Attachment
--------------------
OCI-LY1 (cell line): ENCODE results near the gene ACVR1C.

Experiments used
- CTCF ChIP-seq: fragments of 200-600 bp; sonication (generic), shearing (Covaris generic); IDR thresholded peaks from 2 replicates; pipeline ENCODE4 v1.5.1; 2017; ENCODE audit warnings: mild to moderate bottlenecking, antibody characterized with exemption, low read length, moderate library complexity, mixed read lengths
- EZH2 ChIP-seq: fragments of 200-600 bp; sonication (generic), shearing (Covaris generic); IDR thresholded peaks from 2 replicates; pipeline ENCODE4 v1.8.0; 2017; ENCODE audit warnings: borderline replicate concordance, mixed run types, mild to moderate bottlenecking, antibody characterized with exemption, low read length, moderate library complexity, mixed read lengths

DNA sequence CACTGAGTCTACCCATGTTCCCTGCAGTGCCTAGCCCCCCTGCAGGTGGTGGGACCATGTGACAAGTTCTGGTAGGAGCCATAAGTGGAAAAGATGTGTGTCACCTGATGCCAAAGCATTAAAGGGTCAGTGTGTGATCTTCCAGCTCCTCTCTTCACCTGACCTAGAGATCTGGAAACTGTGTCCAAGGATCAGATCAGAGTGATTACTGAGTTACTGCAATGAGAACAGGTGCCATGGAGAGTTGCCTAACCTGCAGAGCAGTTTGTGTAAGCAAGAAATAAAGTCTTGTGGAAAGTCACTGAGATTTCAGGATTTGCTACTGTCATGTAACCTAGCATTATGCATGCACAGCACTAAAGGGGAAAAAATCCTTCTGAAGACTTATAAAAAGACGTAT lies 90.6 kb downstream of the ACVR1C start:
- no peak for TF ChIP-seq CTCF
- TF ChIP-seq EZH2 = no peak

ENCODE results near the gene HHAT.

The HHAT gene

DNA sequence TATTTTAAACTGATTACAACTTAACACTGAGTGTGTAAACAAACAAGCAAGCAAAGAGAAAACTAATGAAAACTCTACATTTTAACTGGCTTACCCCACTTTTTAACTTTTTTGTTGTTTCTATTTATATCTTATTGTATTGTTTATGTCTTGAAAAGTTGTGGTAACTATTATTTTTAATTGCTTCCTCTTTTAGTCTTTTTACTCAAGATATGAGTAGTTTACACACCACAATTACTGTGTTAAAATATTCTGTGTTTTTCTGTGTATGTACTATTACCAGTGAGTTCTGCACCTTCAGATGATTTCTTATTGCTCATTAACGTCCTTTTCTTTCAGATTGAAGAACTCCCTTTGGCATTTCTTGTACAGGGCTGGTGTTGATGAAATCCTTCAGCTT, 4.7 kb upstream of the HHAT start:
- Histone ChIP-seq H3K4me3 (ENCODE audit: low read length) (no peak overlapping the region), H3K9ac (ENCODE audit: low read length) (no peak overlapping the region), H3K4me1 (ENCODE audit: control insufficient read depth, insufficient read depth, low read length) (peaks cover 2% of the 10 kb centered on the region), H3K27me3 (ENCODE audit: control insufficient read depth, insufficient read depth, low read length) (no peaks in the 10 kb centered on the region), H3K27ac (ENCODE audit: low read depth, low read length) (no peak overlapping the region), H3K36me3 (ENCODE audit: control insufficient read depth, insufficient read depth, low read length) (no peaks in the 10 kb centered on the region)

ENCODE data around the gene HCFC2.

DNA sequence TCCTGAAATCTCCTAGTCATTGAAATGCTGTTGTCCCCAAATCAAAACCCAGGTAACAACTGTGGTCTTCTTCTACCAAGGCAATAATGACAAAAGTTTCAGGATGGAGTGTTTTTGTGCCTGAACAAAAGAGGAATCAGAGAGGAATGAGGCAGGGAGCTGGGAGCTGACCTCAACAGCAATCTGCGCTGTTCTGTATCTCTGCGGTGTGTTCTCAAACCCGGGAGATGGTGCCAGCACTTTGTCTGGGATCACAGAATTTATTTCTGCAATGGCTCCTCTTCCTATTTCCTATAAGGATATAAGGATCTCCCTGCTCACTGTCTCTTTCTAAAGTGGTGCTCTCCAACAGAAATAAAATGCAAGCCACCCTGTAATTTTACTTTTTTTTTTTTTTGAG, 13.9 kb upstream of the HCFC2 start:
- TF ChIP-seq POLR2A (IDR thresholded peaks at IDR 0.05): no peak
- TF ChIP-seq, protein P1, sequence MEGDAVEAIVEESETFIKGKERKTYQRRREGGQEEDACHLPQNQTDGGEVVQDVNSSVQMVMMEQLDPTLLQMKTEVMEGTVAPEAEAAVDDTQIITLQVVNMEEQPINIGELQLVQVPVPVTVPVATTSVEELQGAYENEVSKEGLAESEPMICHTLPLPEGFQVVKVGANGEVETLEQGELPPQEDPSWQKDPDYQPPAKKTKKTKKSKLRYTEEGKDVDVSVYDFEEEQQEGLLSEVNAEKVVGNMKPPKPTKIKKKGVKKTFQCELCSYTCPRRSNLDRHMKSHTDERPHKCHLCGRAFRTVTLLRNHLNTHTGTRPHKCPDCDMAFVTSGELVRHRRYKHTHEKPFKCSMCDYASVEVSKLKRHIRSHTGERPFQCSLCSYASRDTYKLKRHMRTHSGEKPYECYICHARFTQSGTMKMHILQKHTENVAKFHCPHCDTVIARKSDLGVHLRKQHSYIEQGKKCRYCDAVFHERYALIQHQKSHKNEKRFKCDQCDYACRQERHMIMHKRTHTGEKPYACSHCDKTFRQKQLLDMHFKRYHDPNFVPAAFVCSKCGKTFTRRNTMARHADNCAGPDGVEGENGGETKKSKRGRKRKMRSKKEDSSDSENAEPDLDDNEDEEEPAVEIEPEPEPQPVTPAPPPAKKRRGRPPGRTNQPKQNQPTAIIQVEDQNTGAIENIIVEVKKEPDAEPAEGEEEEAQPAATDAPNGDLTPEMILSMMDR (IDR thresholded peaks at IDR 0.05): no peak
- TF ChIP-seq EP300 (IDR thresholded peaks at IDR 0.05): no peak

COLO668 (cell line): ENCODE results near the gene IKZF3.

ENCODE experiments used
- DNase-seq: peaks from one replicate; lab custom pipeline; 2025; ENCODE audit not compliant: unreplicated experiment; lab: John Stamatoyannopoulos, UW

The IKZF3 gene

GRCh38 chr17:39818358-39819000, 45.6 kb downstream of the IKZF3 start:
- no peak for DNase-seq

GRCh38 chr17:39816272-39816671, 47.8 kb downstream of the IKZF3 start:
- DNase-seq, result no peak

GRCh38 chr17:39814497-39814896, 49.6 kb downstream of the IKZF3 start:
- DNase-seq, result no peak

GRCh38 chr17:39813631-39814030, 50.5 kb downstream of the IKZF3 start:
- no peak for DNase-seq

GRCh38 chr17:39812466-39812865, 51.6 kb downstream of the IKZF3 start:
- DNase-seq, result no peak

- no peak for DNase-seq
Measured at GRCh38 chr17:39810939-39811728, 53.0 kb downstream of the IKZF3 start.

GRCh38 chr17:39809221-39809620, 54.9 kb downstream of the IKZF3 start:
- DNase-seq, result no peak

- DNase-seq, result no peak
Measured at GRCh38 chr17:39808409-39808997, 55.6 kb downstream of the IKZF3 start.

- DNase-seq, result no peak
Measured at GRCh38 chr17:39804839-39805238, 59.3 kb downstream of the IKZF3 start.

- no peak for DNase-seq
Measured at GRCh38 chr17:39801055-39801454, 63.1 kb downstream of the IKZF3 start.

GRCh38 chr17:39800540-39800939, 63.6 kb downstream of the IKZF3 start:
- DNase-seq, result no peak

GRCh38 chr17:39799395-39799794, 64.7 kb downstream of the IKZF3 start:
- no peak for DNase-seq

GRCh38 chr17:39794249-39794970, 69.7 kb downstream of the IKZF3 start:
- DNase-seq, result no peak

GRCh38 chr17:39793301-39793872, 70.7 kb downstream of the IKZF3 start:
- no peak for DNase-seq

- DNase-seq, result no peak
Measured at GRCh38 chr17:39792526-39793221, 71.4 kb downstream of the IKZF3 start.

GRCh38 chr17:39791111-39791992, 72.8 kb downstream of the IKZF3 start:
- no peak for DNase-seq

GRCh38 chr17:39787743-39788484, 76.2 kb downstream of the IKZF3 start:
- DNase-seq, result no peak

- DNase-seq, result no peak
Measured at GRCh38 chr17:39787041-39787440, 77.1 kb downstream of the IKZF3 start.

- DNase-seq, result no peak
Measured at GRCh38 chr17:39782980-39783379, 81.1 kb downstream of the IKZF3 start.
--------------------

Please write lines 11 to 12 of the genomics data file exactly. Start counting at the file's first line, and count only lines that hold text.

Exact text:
- Histone ChIP-seq H3K4me3 (ENCODE audit: low read length) (no peak overlapping the region), H3K9ac (ENCODE audit: low read length) (no peak overlapping the region), H3K4me1 (ENCODE audit: control insufficient read depth, insufficient read depth, low read length) (peaks cover 2% of the 10 kb centered on the region), H3K27me3 (ENCODE audit: control insufficient read depth, insufficient read depth, low read length) (no peaks in the 10 kb centered on the region), H3K27ac (ENCODE audit: low read depth, low read length) (no peak overlapping the region), H3K36me3 (ENCODE audit: control insufficient read depth, insufficient read depth, low read length) (no peaks in the 10 kb centered on the region)

ENCODE data around the gene HCFC2.